Syed Haider bears many identities: graduating medical student, Student Council President, Pakistani, Muslim, leader, and change maker. Since the beginning of his medical career at the Icahn School of Medicine at Mount Sinai, Syed has been an advocate for social justice and human rights and has been intentional about his efforts.
We sat down with Syed to get his perspective and advice on becoming a change maker.
How does a leader effect change?
As a leader you have to engage with [various people], who want to bring change.You have to always think about how to service people and how to give the best for his constituents.
How has your faith influenced your career in medicine?
Faith helps you to reconnect with yourself and allows you to focus your energy in the right way.
Growing up as a Muslim, one of the quotes that has strikes me the most from our holy book the Quran is that ‘if you’ve saved one life, then you’ve saved mankind.’ I think that was a very powerful anecdote growing up that allowed me to view medicine as this platform to bring change in society by helping one person at a time.
How would you describe your role in the Mount Sinai Human Rights Program?
There was already an existing faculty clinic that assisted asylum seekers.
Working with Dr. Atkinson and other students to co-found a student leadership structure for the Mount Sinai Human Rights Program. The purpose of creating that structure was so that more students could be part of an initiative that can help other asylum seekers and refugees. In the past two years we have seen more than 200 asylum seeker cases and applications that students have assisted in.
For me, creating a systemic change in that process has been an integral part of my medical career.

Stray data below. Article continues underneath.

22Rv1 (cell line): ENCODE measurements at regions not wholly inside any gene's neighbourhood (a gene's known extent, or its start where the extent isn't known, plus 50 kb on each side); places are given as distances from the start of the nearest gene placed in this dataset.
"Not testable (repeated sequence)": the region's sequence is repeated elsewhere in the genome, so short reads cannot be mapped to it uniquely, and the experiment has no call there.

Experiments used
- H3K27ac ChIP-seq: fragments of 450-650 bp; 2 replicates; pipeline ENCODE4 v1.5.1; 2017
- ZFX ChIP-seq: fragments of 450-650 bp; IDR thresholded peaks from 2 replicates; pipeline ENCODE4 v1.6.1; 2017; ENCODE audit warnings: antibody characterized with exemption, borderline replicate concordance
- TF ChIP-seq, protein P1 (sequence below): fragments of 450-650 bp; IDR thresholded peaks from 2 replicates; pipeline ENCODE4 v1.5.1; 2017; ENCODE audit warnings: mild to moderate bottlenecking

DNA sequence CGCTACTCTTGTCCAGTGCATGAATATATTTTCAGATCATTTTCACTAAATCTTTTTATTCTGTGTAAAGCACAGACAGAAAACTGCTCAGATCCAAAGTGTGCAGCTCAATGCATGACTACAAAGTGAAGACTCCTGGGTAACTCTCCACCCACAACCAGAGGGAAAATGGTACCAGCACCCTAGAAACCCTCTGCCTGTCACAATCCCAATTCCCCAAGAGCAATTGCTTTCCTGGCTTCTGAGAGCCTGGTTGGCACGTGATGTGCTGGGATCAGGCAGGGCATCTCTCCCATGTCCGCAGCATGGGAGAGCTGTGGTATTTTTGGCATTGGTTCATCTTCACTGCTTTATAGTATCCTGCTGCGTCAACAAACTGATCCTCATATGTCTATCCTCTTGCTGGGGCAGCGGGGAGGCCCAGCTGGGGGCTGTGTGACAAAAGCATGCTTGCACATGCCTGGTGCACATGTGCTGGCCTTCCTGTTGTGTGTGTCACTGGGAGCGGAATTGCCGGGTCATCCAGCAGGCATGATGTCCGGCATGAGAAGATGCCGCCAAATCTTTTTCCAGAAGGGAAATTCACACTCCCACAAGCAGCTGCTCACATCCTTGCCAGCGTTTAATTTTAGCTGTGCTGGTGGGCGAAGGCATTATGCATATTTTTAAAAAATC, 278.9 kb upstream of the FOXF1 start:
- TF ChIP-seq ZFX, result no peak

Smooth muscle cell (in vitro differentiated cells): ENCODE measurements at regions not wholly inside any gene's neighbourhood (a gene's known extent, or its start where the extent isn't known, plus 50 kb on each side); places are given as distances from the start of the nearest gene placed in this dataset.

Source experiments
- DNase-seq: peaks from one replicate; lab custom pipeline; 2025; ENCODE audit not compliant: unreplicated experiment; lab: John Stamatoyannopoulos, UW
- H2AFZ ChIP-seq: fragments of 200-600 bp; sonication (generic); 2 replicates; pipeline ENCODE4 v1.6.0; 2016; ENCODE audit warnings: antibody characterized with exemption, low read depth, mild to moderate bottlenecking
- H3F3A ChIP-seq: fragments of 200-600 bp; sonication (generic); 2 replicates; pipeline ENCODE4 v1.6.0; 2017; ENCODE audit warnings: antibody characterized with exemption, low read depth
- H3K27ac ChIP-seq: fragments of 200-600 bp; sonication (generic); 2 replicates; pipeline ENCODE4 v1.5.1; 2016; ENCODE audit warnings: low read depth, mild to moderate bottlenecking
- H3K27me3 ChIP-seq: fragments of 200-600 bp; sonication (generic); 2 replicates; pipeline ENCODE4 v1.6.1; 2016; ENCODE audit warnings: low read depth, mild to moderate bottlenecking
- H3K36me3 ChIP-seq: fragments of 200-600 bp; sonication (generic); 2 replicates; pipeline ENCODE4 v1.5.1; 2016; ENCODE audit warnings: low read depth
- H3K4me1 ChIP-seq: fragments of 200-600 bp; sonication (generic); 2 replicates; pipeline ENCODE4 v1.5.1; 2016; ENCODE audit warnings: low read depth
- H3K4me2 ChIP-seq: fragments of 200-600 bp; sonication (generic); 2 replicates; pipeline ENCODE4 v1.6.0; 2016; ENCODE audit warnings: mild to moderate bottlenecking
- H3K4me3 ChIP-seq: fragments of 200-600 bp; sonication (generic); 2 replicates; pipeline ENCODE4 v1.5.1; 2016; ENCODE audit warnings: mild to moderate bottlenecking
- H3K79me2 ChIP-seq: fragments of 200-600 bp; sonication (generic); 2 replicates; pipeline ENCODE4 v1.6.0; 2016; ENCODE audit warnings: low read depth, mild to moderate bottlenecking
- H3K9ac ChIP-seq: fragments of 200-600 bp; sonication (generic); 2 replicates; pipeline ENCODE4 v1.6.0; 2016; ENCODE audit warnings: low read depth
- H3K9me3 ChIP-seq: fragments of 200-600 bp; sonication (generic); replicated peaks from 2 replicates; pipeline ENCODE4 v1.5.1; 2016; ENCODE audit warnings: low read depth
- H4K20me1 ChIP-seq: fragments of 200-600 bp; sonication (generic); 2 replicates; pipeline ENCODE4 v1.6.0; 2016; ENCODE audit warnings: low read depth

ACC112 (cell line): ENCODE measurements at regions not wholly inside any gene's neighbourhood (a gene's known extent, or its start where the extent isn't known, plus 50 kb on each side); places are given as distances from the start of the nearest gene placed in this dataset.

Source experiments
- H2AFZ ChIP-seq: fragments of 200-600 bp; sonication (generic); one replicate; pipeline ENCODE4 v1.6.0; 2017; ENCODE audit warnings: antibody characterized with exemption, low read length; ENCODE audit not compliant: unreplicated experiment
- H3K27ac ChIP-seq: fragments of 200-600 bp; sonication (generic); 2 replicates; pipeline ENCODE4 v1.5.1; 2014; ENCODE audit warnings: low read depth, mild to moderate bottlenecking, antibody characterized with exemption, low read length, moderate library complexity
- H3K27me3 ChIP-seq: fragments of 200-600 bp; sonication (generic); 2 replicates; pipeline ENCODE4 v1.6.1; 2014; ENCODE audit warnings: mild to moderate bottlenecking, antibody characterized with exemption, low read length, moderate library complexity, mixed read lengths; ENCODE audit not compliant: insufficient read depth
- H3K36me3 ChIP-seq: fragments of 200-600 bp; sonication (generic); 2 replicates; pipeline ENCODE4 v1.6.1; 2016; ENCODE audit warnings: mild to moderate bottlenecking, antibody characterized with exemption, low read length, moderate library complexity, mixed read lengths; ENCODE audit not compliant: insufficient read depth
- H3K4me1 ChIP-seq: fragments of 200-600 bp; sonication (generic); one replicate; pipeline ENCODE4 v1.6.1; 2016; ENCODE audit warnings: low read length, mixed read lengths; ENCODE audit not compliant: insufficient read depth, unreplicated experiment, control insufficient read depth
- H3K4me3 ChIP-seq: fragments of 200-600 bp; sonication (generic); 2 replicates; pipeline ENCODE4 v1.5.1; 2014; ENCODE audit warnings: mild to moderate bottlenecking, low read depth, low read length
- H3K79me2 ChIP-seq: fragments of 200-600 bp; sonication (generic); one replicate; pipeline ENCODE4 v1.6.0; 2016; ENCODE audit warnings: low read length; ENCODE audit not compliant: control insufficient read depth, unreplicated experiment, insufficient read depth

How do you hope people will see you as a leader in the future?
As an activist when I take on an initiative to address something, I’m more concerned with how it will help those coming behind me rather than thinking about how I will be perceived when addressing those issues.
What social justice initiatives are you most passionate about addressing?
We know that from reading literature, that racism or any type of singling out individuals negatively affects their care. One thing that I am motivated in addressing is health disparities and racism in medical care, including Islamophobia.
True or False: Impact requires connection.
In order to galvanize people together for one specific topic, you need like-minded leaders who are motivated, passionate, and have the right resources to bring the change. I think that creating a leadership structure all ideas are addresses. Similar to the Mount Sinai Human Rights Program, like-minded people were able to jump in and become part of a community that was bigger than themselves.
What advice would you give future change makers?
I’d say to never give up in addressing a specific topic that they’re excited about. Address it in the most equitable and passionate ways that they can. And find allies along the way that can help them to support that specific topic.
How can minorities courageously use their voices to share their stories?
I think the first step, is to find allies who are motivated and driven to address those specific topics [of a person’s interest]. Once you have identified those allies, then you have to identify what are the priorities of each stakeholder, which will help you align the mission going forward.